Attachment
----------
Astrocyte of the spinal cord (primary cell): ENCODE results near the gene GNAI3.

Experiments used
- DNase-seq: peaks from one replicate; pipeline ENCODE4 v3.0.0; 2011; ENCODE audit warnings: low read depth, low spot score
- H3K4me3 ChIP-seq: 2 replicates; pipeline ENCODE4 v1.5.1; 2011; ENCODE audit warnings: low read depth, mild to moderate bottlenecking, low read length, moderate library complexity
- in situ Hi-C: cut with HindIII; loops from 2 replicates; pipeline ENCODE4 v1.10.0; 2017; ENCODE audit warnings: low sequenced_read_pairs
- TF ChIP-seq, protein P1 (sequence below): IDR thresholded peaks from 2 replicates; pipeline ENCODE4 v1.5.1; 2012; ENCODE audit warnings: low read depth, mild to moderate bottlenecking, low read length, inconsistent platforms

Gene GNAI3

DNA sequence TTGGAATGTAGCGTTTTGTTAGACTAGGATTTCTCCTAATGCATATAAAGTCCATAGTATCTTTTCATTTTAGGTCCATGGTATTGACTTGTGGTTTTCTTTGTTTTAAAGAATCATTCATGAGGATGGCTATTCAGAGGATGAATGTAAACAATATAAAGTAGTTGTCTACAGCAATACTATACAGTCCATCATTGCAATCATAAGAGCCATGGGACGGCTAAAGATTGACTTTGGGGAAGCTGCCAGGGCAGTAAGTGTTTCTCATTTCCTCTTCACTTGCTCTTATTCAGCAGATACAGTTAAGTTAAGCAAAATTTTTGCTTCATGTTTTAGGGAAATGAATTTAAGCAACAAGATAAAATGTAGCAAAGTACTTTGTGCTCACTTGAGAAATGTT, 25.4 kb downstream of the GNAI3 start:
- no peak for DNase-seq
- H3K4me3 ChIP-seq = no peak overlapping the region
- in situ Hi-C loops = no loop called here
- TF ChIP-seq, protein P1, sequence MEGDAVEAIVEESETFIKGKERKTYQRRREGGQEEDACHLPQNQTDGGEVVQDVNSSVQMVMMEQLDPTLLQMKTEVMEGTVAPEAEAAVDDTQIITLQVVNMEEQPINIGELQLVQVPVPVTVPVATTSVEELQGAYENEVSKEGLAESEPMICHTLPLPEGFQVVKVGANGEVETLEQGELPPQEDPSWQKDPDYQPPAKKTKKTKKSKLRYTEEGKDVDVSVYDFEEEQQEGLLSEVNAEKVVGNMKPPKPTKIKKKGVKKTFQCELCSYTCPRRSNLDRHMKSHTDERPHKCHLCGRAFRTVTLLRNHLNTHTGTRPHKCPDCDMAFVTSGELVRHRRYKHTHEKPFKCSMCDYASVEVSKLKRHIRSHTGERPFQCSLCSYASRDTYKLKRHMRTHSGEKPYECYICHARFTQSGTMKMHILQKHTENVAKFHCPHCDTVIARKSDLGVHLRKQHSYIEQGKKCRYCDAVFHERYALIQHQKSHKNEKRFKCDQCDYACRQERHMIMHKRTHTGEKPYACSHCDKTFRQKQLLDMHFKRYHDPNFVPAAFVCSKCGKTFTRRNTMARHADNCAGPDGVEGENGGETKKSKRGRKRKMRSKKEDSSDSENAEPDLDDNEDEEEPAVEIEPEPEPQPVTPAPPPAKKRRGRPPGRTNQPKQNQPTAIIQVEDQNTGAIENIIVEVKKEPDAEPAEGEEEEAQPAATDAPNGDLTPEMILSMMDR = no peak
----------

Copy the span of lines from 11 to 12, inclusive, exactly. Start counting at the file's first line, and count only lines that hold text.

- in situ Hi-C loops = no loop called here
- TF ChIP-seq, protein P1, sequence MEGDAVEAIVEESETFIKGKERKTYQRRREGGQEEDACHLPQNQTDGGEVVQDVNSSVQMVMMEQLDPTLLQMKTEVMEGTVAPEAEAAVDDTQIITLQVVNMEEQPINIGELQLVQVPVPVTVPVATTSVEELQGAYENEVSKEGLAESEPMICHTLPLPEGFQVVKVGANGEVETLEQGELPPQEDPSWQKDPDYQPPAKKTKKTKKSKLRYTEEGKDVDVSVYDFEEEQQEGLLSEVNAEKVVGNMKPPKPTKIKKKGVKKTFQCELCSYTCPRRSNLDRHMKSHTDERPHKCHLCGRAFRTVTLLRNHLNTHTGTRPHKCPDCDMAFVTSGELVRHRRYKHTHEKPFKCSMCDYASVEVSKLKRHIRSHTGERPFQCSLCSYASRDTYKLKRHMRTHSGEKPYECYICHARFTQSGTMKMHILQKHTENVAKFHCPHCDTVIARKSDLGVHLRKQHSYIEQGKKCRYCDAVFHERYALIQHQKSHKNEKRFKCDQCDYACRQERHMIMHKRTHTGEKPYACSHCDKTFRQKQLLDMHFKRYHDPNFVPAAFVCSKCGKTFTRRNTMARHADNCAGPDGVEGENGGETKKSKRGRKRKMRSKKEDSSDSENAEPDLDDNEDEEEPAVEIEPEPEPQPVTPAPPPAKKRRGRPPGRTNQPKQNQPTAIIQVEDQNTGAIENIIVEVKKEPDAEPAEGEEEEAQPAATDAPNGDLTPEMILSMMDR = no peak